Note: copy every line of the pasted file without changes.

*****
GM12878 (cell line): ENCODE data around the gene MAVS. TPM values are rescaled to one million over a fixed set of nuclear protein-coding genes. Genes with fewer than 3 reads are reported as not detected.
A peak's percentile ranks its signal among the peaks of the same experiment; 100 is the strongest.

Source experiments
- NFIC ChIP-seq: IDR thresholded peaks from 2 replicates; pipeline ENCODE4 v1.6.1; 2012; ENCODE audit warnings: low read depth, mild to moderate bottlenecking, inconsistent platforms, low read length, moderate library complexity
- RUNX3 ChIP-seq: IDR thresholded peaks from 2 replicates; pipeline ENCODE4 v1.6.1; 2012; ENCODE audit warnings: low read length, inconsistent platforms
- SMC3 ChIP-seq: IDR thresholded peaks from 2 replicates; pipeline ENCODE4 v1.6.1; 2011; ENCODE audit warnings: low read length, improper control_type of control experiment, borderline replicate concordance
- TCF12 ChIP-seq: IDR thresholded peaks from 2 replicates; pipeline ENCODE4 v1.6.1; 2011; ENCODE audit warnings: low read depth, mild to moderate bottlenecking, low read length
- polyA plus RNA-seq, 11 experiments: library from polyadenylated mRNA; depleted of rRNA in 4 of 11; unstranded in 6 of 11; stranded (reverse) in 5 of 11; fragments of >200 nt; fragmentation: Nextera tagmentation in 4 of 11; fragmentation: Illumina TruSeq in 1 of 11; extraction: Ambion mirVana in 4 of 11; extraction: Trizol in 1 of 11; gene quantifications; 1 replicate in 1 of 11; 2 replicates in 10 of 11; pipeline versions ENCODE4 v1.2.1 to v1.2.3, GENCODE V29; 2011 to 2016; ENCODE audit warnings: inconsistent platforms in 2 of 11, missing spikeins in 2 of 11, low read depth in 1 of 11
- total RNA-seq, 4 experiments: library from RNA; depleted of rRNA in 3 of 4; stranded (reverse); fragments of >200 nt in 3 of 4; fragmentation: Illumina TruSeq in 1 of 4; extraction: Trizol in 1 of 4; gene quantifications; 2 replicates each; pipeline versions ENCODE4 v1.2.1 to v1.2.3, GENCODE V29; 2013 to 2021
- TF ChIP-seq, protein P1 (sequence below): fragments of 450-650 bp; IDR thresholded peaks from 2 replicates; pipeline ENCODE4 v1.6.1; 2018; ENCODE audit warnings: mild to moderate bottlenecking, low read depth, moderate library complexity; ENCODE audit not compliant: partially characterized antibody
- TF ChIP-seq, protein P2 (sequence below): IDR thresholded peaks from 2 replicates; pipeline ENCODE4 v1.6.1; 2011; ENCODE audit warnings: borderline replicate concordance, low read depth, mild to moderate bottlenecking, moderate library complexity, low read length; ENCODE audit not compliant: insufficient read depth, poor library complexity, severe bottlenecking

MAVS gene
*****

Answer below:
GM12878 (cell line): ENCODE data around the gene MAVS. TPM values are rescaled to one million over a fixed set of nuclear protein-coding genes. Genes with fewer than 3 reads are reported as not detected.
A peak's percentile ranks its signal among the peaks of the same experiment; 100 is the strongest.

Source experiments
- NFIC ChIP-seq: IDR thresholded peaks from 2 replicates; pipeline ENCODE4 v1.6.1; 2012; ENCODE audit warnings: low read depth, mild to moderate bottlenecking, inconsistent platforms, low read length, moderate library complexity
- RUNX3 ChIP-seq: IDR thresholded peaks from 2 replicates; pipeline ENCODE4 v1.6.1; 2012; ENCODE audit warnings: low read length, inconsistent platforms
- SMC3 ChIP-seq: IDR thresholded peaks from 2 replicates; pipeline ENCODE4 v1.6.1; 2011; ENCODE audit warnings: low read length, improper control_type of control experiment, borderline replicate concordance
- TCF12 ChIP-seq: IDR thresholded peaks from 2 replicates; pipeline ENCODE4 v1.6.1; 2011; ENCODE audit warnings: low read depth, mild to moderate bottlenecking, low read length
- polyA plus RNA-seq, 11 experiments: library from polyadenylated mRNA; depleted of rRNA in 4 of 11; unstranded in 6 of 11; stranded (reverse) in 5 of 11; fragments of >200 nt; fragmentation: Nextera tagmentation in 4 of 11; fragmentation: Illumina TruSeq in 1 of 11; extraction: Ambion mirVana in 4 of 11; extraction: Trizol in 1 of 11; gene quantifications; 1 replicate in 1 of 11; 2 replicates in 10 of 11; pipeline versions ENCODE4 v1.2.1 to v1.2.3, GENCODE V29; 2011 to 2016; ENCODE audit warnings: inconsistent platforms in 2 of 11, missing spikeins in 2 of 11, low read depth in 1 of 11
- total RNA-seq, 4 experiments: library from RNA; depleted of rRNA in 3 of 4; stranded (reverse); fragments of >200 nt in 3 of 4; fragmentation: Illumina TruSeq in 1 of 4; extraction: Trizol in 1 of 4; gene quantifications; 2 replicates each; pipeline versions ENCODE4 v1.2.1 to v1.2.3, GENCODE V29; 2013 to 2021
- TF ChIP-seq, protein P1 (sequence below): fragments of 450-650 bp; IDR thresholded peaks from 2 replicates; pipeline ENCODE4 v1.6.1; 2018; ENCODE audit warnings: mild to moderate bottlenecking, low read depth, moderate library complexity; ENCODE audit not compliant: partially characterized antibody
- TF ChIP-seq, protein P2 (sequence below): IDR thresholded peaks from 2 replicates; pipeline ENCODE4 v1.6.1; 2011; ENCODE audit warnings: borderline replicate concordance, low read depth, mild to moderate bottlenecking, moderate library complexity, low read length; ENCODE audit not compliant: insufficient read depth, poor library complexity, severe bottlenecking

MAVS gene